‘Cheese ‘em off, cheese ‘em off, cheese ‘em off. Yeah, yeah, yeah, yeah. Cheese ‘em off, cheese ‘em off.’
‘I think you’ll find he’s singing: She’s a mod,’ I suggested.
But Ian wasn’t convinced. ‘Cheese ‘em off, cheese ‘em off ….’
You can understand why song lyrics are sometimes misheard. The singer’s diction is not always the best. And there’s often complicated harmonies and instrumental stuff happening at the same time that the lyrics are being sung. But I’m a little surprised at how often plain old fashioned idioms are misheard – or simply mangled.
Another friend of mine, a meticulous wordsmith, had a minor meltdown recently when someone who should have known better found themselves ‘on tenderhooks’.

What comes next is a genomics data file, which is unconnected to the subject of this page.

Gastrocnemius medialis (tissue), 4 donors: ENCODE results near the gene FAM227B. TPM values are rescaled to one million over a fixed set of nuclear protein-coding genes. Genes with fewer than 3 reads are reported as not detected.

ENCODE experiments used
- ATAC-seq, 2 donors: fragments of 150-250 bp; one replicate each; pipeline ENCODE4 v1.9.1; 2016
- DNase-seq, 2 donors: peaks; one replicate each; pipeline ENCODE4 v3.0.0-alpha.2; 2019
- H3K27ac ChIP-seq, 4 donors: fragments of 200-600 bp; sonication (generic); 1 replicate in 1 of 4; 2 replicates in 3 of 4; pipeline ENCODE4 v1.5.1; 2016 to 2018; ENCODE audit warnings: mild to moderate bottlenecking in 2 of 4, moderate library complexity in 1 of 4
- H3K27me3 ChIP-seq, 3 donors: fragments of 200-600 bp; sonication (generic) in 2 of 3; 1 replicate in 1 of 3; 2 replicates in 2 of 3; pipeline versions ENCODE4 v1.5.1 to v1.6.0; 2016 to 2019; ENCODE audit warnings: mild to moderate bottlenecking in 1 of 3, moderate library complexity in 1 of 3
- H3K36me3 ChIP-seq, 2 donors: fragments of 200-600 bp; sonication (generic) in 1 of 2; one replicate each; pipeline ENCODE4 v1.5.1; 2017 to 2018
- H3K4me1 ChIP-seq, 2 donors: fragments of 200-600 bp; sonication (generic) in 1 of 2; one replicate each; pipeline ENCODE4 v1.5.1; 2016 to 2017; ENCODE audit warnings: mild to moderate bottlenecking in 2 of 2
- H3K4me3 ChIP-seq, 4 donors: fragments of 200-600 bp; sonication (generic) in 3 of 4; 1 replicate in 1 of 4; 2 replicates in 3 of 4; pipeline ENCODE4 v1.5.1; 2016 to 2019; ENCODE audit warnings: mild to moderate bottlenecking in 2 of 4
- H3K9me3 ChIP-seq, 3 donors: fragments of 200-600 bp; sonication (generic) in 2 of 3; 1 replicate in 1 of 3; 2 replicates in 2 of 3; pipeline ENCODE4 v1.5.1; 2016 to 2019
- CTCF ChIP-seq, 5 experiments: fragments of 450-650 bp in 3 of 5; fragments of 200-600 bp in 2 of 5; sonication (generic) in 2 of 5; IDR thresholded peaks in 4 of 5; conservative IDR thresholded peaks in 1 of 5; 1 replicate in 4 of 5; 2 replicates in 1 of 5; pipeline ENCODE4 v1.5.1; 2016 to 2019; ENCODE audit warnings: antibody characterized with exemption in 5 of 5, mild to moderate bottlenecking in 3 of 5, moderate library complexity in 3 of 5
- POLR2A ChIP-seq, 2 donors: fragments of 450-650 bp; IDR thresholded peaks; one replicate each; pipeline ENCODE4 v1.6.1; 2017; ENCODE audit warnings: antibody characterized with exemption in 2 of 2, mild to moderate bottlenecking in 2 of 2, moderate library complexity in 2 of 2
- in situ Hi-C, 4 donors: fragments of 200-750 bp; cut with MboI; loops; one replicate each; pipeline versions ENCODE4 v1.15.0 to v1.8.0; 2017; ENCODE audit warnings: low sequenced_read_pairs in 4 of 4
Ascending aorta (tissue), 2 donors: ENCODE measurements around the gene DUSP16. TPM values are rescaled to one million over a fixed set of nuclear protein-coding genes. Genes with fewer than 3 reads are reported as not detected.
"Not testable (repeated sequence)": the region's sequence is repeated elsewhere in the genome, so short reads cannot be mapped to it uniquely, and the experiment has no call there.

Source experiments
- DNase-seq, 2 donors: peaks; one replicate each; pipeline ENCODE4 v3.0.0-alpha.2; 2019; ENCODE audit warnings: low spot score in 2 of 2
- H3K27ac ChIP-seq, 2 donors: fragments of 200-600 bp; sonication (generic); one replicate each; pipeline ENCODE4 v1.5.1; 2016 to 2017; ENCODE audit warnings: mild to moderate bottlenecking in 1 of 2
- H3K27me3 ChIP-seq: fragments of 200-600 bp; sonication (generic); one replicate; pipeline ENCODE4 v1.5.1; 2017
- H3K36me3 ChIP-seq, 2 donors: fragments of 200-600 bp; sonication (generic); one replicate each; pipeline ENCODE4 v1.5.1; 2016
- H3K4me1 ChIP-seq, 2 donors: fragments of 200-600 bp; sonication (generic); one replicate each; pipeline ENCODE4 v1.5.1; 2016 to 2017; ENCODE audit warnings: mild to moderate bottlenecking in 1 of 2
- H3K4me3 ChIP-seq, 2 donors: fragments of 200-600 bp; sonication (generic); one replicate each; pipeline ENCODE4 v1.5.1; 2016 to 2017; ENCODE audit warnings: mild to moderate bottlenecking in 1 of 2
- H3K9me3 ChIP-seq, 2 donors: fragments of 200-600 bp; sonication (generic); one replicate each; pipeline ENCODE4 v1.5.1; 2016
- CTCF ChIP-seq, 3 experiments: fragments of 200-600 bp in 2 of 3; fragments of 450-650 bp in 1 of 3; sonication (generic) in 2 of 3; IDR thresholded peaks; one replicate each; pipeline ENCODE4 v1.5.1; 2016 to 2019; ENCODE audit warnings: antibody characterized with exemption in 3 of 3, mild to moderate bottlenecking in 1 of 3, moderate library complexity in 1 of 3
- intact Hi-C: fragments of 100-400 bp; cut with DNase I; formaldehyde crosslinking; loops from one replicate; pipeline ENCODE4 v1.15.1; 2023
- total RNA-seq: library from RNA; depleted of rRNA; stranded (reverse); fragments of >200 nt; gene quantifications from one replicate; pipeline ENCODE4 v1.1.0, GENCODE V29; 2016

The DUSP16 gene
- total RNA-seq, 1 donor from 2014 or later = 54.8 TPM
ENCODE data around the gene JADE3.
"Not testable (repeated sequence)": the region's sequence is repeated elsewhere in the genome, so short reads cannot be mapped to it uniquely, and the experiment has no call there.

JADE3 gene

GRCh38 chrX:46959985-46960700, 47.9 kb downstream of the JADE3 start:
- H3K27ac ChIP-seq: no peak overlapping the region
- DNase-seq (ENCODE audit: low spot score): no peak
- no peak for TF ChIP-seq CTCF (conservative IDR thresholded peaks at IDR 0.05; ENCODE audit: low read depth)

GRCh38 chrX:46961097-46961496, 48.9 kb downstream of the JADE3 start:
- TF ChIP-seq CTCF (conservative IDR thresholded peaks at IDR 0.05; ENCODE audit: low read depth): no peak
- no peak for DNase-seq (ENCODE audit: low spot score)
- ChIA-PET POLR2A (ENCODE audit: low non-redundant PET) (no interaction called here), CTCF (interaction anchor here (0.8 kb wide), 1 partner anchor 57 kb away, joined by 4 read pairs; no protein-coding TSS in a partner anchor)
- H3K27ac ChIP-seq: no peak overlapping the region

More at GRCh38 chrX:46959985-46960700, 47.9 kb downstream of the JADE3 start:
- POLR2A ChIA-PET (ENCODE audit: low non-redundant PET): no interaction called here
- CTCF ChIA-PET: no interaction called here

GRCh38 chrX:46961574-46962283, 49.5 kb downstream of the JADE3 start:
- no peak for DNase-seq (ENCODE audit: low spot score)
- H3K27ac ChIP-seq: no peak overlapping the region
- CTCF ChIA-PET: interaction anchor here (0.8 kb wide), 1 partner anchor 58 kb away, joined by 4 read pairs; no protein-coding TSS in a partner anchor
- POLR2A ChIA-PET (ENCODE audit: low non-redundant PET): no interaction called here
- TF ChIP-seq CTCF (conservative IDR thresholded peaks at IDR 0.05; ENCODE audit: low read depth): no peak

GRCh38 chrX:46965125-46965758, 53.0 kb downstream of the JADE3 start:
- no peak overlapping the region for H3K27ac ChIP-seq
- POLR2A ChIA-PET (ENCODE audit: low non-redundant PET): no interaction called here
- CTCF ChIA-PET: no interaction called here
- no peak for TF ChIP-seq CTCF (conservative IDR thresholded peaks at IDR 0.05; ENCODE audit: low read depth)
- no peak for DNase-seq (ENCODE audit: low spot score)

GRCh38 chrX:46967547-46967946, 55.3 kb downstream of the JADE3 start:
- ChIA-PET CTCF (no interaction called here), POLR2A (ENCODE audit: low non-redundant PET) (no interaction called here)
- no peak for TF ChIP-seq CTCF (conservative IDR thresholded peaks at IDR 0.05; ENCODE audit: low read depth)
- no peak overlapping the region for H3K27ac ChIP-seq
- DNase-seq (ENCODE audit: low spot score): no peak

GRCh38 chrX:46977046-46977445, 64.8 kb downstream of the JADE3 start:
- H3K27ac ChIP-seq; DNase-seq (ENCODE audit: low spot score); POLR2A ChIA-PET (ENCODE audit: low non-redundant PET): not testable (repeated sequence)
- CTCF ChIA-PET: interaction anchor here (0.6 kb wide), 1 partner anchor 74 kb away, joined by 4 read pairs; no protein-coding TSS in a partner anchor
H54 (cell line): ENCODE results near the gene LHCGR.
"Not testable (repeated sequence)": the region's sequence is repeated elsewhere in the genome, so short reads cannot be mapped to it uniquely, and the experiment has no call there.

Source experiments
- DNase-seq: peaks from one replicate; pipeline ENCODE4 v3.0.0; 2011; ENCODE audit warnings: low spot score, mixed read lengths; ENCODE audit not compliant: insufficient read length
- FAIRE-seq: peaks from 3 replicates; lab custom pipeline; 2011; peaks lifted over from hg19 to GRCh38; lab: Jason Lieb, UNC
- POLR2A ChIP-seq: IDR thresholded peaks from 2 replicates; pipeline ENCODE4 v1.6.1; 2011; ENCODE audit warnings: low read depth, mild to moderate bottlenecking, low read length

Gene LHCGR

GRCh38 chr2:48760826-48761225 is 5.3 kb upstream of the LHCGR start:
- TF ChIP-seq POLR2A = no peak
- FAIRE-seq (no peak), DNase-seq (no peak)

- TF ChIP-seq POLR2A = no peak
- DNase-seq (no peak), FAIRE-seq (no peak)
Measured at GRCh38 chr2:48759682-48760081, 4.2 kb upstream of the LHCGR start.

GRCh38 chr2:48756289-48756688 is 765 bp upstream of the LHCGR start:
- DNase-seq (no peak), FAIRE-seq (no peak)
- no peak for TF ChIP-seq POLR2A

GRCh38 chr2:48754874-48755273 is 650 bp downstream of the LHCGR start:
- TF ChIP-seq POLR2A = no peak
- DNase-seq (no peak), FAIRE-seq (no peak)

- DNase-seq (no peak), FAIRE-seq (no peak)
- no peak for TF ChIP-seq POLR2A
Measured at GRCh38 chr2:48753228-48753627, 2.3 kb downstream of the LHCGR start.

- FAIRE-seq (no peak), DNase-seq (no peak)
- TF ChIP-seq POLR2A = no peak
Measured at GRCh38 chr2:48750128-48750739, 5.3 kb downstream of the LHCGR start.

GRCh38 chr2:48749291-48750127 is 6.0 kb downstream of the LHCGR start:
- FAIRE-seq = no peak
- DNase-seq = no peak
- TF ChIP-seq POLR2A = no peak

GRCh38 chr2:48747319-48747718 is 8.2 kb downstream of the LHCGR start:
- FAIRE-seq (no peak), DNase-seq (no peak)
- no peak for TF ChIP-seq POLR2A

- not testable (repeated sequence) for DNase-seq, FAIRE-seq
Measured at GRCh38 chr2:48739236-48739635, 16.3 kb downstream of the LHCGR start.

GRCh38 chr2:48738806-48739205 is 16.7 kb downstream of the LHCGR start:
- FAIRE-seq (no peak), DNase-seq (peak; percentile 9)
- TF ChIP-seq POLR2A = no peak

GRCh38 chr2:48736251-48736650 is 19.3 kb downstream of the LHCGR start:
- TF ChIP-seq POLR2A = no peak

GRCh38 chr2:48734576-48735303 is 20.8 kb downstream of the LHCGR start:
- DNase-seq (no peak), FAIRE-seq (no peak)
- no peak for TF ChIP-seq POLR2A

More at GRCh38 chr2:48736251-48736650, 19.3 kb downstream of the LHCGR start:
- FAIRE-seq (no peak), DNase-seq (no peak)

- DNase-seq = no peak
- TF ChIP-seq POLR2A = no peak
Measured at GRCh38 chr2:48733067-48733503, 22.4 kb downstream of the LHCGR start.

‘Tenterhooks,’ Trish suggested, helpfully. But to no avail.
That was just a few days after someone had told me that ‘to all intense purposes’ the result would be the same. And, a few sentences later, ‘in pointed fact’ it wouldn’t make any difference anyway. He would still need to ‘jump through red tape’ to get what he wanted.
‘Can you hear music?’ I asked.
The fellow looked at me strangely. ‘What? Now? No. Why?’
‘I just wondered if there was music getting in the way of your words. You know … Cheese ‘em off, cheese ‘em off.’
Thanks for the memories, Ray.